Daily Tax Report: State provides authoritative coverage of state and local tax developments across the 50 U.S. states and the District of Columbia, tracking legislative and regulatory updates,...
By Chris Marr
Online sales tax legislation failed to win final support in the Georgia Legislature before the 2017 session ended in the early morning hours March 31, with its fate tied to a proposed income tax cut.
The state House and Senate failed to reach agreement on H.B. 329 before adjournment. The bill originally proposed flattening and lowering the state’s top individual income tax rate to 5.4 percent from 6 percent.
After Senate revisions, it also contained a House proposal to require online and other out-of-state sellers to collect and remit sales tax to Georgia or else follow reporting and notification requirements. The proposal mirrored similar offerings in at least half of state legislatures this year, as states look for ways to capture sales tax from the growing e-commerce market and deliberately push against constitutional limitations.
“The Senate wouldn’t budge off of its budget-busting version of tax reform,” Rep. Jay Powell (R), chairman of the House Ways and Means Committee and sponsor of both tax proposals, told Bloomberg BNA. “It’s dead for this year.”
The online retailer sales tax proposal was expected to face a legal challenge, as has happened in other states including Alabama and South Dakota. The U.S. Supreme Court’s 1992 Quill Corp. v. North Dakota decision prevents states from requiring sales tax collection by companies without an in-state physical presence. States are increasingly challenging the standard in hopes of getting the Supreme Court to review and overturn it.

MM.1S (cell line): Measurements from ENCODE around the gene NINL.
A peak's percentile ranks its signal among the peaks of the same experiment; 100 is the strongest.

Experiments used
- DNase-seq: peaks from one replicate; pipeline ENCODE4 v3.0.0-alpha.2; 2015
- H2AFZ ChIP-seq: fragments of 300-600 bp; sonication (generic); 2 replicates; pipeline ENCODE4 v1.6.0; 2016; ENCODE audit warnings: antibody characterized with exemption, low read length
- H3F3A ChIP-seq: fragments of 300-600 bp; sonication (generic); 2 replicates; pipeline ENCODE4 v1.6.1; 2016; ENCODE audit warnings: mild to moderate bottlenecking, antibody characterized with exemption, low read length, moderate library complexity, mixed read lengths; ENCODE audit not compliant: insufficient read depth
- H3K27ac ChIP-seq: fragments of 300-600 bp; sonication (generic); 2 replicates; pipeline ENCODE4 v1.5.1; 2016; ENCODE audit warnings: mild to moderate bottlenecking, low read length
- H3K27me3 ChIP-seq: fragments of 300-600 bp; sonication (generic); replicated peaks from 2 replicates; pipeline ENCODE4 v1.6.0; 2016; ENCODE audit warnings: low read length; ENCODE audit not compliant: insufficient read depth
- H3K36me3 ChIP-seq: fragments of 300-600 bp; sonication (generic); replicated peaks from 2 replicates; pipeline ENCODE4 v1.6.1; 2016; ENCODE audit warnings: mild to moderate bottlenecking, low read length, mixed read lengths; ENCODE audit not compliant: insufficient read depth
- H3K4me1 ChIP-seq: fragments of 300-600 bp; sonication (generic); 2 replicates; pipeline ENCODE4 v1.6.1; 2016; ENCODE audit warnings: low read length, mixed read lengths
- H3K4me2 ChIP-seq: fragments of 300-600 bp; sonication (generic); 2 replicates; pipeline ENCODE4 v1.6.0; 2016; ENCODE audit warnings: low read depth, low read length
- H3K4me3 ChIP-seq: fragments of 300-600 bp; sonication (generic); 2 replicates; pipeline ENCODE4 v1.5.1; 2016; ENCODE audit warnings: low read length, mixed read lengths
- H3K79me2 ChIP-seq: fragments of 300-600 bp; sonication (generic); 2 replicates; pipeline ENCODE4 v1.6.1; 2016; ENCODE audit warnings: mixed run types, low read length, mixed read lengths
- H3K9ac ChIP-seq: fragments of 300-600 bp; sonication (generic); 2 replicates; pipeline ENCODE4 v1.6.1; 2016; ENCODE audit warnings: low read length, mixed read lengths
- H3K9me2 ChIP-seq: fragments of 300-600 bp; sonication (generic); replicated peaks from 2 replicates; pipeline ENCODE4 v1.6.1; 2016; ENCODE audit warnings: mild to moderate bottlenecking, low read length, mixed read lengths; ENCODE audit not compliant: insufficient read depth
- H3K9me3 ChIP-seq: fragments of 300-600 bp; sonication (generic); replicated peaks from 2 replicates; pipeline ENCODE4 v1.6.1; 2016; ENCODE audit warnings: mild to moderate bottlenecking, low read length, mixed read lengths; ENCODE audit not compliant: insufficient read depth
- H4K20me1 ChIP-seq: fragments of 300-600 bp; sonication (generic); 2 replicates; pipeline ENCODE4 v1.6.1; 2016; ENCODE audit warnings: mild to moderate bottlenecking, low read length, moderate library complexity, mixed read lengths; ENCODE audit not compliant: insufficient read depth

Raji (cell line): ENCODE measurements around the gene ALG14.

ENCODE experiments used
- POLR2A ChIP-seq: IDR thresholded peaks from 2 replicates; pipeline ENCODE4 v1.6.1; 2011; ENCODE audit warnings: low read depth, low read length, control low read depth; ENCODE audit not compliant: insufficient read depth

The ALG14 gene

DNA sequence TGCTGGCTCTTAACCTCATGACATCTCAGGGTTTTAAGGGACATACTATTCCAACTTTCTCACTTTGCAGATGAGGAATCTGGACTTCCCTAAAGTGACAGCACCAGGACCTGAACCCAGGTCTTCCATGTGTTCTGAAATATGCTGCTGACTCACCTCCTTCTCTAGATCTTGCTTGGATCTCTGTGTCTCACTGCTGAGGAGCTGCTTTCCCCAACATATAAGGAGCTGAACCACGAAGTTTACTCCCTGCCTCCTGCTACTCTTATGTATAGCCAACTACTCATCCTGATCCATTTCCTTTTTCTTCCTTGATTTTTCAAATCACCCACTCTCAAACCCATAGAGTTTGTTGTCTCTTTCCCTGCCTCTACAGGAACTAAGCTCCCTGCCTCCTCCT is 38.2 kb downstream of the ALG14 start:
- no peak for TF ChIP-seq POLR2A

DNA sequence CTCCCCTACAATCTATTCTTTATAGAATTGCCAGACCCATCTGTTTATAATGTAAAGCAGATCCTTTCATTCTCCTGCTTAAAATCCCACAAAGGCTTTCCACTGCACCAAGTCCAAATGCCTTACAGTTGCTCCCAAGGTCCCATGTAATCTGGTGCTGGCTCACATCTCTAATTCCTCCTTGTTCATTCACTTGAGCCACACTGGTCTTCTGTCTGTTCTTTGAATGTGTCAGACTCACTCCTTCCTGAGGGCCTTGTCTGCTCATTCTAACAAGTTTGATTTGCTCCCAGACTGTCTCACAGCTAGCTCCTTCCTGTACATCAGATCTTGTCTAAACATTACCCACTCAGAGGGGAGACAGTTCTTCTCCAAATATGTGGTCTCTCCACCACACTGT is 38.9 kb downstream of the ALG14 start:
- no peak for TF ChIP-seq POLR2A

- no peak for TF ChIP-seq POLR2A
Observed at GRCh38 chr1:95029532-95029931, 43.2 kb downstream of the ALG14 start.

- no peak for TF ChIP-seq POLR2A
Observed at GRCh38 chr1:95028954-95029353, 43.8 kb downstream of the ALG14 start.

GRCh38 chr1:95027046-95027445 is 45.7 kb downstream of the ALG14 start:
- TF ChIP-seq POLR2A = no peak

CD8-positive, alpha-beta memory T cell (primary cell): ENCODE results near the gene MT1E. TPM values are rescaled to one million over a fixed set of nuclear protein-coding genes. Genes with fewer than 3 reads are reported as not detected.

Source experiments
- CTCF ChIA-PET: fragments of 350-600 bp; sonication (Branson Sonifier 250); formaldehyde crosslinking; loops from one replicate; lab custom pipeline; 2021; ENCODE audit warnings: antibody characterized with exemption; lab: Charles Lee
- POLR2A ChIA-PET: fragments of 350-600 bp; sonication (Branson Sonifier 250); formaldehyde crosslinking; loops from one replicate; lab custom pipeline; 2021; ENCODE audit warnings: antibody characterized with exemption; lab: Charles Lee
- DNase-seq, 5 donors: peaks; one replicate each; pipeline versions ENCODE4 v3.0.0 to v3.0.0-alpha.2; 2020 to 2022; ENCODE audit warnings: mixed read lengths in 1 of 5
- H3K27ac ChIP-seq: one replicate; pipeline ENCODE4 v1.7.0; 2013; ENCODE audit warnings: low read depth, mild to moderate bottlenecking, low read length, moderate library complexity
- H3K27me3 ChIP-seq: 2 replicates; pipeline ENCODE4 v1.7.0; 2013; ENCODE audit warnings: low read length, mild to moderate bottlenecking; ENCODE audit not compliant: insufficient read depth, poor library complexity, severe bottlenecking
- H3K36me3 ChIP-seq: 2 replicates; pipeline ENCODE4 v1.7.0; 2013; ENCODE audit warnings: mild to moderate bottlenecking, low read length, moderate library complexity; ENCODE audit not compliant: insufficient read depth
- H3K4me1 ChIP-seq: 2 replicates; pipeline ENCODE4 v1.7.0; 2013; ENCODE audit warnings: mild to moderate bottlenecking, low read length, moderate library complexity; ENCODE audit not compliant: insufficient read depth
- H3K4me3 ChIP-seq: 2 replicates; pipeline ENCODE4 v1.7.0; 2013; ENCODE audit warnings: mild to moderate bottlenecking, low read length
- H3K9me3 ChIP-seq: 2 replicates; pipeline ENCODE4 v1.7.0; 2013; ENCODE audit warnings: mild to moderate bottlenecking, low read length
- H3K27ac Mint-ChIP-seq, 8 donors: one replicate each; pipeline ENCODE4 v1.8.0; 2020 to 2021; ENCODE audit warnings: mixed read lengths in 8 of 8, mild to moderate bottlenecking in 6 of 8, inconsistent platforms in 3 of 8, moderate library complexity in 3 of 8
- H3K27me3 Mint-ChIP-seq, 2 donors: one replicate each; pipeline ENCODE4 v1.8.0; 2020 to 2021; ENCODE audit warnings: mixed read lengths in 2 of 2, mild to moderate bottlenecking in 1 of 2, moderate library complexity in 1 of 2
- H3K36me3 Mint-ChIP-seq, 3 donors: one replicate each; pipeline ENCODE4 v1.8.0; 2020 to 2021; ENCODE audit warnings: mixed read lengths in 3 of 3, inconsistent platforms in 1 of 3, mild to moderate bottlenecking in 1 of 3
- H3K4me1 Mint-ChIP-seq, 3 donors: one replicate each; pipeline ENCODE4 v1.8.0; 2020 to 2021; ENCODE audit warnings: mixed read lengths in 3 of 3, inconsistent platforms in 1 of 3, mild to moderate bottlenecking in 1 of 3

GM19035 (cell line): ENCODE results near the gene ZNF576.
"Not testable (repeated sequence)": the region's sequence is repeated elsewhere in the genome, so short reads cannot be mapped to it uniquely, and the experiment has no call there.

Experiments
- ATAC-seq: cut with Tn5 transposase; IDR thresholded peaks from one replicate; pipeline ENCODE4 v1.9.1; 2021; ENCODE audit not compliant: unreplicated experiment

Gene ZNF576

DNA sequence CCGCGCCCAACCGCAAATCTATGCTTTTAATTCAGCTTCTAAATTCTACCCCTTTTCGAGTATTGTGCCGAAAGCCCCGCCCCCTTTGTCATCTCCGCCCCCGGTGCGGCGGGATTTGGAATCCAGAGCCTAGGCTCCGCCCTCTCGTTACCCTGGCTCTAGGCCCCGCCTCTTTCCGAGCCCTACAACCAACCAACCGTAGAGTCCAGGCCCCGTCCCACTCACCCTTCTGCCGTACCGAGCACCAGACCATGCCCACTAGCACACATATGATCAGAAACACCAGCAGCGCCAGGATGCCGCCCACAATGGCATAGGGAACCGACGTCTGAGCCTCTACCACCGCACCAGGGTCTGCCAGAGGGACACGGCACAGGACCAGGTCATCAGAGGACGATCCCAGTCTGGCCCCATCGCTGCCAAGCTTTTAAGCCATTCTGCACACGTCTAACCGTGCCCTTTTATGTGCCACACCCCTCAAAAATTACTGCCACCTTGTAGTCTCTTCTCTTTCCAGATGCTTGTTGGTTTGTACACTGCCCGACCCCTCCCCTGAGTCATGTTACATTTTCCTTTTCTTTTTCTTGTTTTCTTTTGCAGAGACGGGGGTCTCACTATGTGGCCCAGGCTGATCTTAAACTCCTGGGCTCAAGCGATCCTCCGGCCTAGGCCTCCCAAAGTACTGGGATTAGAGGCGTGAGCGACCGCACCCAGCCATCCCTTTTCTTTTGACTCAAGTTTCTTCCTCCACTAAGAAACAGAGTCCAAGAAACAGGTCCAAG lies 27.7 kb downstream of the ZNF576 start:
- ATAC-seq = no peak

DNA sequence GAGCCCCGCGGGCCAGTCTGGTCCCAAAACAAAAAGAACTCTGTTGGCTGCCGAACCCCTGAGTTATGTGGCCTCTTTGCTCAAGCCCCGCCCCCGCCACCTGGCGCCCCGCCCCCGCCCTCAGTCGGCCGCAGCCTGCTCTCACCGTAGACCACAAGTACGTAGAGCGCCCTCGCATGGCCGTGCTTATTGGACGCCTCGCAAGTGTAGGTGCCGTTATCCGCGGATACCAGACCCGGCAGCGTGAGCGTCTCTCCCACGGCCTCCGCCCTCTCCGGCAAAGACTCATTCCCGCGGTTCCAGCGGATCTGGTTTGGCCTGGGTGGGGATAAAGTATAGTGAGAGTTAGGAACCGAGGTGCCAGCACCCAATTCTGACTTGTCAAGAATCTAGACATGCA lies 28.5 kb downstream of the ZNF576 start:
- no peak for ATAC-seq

Georgia’s proposal—had it been allowed to take effect—would have generated an estimated $274 million in state sales taxes annually and another $205 million for cities and counties, Powell said previously.
The legislation aimed to create an economic nexus standard, requiring companies with more than $250,000 of annual sales revenue or at least 200 transactions into Georgia to comply.
Other notable bills failing to win approval included legislation to regulate and tax fantasy sports operators and ride-share companies such as Uber Technologies Inc. and Lyft Inc.
H.B. 118 would have clarified that playing fantasy sports isn’t illegal gambling in Georgia while also regulating and taxing the industry, which is largely dominated by DraftKings and FanDuel. The version that passed the House would have imposed a 6 percent tax on fantasy sports operators. Nevertheless, industry leaders had publicly supported the bill.
H.B. 225, on the other hand, drew opposition from leaders in the ride-share industry, Uber and Lyft. The House version of that bill would have required the ride-share network companies—not local drivers—to collect and remit sales tax on the rides they facilitate. Georgia’s state sales tax is 4 percent, but additional local taxes bring the statewide average to 7 percent, which a Lyft spokesman said could be the highest ride-share tax in the U.S.
Both bills passed the House, although H.B. 225 faced resistance there. The Senate Finance Committee made changes to both, but they never got a vote on the Senate floor.
Georgia also joined more than 20 state legislatures in considering bills to require future U.S. presidential candidates to release their federal income tax returns in order to qualify for the state’s ballot.
In Georgia’s case, though, saying the Legislature considered the proposal might be too strong.
S.B. 255 was a Democratic-sponsored bill that never made it past the committee stage in the GOP-controlled Legislature.
To contact the reporter on this story: Chris Marr in Atlanta at cMarr@bna.com
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